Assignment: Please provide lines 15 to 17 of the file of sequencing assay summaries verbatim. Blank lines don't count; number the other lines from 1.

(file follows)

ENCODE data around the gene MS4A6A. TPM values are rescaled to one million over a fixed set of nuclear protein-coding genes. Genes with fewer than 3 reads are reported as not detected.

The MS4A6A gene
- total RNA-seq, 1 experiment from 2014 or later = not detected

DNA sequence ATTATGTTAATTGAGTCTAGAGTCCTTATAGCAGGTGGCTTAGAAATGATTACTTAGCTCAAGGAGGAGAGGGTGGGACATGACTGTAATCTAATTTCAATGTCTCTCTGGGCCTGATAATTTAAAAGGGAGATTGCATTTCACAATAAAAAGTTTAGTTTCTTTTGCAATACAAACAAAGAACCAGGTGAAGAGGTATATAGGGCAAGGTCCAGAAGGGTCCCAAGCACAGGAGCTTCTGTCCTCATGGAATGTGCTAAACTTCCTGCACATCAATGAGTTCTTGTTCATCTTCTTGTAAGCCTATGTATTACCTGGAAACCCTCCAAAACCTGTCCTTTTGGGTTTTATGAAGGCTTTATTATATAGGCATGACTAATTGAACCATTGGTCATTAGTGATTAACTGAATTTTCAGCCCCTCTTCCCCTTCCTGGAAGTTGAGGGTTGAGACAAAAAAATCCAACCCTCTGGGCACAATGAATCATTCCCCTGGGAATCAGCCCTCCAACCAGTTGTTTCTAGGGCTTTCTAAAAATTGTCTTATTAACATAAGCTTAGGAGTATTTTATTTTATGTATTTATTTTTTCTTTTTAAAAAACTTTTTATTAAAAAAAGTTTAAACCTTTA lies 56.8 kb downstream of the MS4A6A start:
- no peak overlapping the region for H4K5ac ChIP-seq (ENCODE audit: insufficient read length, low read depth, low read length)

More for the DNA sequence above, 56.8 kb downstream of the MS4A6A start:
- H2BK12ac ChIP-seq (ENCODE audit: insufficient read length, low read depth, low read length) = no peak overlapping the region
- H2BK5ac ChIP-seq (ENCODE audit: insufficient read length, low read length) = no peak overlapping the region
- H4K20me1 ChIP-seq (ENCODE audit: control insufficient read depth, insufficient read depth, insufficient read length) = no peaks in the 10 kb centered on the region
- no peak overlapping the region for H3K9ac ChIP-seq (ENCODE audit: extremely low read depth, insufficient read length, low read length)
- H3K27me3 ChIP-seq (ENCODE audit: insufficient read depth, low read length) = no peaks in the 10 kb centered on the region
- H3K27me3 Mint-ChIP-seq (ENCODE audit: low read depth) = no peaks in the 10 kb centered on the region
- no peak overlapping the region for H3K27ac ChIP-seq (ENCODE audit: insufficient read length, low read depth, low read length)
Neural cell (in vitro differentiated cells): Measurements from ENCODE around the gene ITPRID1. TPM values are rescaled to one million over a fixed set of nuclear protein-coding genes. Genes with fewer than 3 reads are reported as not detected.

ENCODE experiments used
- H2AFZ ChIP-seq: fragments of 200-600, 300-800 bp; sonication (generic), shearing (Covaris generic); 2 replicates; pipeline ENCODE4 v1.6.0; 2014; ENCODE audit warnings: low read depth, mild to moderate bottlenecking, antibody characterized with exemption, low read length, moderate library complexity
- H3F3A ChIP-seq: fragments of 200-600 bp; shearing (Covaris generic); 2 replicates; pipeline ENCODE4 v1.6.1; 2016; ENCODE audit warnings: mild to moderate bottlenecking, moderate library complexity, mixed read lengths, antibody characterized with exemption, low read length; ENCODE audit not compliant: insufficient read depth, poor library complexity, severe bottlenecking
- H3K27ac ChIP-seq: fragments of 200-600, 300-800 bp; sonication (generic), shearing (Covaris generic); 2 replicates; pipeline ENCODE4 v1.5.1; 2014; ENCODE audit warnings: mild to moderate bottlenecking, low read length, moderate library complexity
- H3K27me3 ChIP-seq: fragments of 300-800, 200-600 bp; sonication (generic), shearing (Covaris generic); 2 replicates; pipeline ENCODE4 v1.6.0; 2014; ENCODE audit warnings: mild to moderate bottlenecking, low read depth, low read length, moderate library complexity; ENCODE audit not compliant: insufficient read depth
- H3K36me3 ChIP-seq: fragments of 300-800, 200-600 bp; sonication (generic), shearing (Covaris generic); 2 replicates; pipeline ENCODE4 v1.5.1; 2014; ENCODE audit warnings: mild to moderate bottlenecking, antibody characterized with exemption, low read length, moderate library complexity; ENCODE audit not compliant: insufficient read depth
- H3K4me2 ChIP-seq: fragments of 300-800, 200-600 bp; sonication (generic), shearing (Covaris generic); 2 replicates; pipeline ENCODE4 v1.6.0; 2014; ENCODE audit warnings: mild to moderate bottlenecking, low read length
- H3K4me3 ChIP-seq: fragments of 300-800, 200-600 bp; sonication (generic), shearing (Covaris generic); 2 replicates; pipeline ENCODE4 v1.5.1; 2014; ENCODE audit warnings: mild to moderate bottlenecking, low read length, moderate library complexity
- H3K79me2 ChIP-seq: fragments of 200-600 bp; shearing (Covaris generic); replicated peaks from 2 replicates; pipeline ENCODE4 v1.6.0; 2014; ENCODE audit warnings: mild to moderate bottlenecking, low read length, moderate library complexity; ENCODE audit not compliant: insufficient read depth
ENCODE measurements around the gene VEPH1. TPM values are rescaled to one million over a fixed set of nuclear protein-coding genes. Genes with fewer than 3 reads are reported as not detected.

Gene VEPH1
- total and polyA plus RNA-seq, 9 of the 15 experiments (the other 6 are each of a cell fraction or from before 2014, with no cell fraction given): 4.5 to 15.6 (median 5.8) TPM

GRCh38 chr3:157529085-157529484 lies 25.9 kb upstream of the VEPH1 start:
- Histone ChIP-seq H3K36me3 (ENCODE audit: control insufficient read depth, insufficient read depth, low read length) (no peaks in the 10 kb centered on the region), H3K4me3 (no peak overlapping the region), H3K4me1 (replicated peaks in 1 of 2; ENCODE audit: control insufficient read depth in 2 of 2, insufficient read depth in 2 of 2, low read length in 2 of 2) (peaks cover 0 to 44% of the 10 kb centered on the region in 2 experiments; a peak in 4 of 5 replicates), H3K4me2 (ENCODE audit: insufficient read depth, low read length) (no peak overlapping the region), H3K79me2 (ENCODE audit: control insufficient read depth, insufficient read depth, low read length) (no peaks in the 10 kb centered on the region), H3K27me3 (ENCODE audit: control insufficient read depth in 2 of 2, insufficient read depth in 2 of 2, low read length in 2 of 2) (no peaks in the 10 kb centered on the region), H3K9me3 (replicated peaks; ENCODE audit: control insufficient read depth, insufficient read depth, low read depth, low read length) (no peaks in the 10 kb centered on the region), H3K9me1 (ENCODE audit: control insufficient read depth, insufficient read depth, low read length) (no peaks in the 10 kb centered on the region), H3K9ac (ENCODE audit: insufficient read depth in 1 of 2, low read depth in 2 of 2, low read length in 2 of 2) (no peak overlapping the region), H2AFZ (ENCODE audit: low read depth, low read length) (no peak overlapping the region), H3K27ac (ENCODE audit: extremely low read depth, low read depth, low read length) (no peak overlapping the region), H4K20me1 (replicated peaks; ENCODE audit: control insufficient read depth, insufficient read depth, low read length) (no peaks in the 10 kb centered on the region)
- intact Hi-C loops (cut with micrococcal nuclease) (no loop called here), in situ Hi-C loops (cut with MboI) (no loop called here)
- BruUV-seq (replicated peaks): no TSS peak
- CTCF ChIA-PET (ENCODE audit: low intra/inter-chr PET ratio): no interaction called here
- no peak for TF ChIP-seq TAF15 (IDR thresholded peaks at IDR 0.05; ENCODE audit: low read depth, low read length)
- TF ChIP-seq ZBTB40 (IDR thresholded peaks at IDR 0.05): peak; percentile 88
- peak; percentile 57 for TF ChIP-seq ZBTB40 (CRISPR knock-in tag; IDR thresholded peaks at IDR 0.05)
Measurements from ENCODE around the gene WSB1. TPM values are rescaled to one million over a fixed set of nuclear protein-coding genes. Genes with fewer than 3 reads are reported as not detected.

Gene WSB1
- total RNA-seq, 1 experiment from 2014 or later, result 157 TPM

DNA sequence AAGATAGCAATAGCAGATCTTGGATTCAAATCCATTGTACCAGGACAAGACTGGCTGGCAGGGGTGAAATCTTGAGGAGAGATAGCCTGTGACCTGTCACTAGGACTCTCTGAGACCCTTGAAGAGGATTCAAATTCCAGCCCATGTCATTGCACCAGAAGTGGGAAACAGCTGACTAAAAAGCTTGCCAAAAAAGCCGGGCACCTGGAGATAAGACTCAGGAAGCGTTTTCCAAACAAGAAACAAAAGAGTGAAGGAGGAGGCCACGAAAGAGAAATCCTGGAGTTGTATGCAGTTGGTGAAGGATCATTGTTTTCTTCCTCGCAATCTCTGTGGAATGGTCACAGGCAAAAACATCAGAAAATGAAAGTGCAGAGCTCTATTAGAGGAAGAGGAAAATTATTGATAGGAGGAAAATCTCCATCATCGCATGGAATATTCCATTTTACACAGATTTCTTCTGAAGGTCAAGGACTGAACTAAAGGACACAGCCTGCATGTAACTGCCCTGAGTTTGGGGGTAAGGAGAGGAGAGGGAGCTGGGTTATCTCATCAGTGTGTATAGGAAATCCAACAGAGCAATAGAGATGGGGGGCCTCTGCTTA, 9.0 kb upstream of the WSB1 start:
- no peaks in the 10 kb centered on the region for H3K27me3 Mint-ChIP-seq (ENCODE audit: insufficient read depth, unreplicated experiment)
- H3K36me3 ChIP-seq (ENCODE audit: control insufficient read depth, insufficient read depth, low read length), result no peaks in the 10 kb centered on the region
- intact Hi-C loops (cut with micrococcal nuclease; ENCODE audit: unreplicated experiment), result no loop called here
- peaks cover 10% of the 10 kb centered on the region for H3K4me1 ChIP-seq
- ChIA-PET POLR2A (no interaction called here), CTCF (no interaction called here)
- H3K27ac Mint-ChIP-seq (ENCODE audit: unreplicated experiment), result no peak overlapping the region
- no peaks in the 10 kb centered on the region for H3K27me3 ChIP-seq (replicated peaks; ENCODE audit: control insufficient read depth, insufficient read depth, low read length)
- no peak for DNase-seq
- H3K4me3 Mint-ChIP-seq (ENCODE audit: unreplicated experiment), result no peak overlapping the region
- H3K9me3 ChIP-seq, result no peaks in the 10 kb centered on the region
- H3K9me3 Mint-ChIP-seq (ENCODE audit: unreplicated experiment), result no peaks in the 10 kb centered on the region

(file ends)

ENCODE experiments used
- H2AFZ ChIP-seq: fragments of 200-600, 300-800 bp; sonication (generic), shearing (Covaris generic); 2 replicates; pipeline ENCODE4 v1.6.0; 2014; ENCODE audit warnings: low read depth, mild to moderate bottlenecking, antibody characterized with exemption, low read length, moderate library complexity
- H3F3A ChIP-seq: fragments of 200-600 bp; shearing (Covaris generic); 2 replicates; pipeline ENCODE4 v1.6.1; 2016; ENCODE audit warnings: mild to moderate bottlenecking, moderate library complexity, mixed read lengths, antibody characterized with exemption, low read length; ENCODE audit not compliant: insufficient read depth, poor library complexity, severe bottlenecking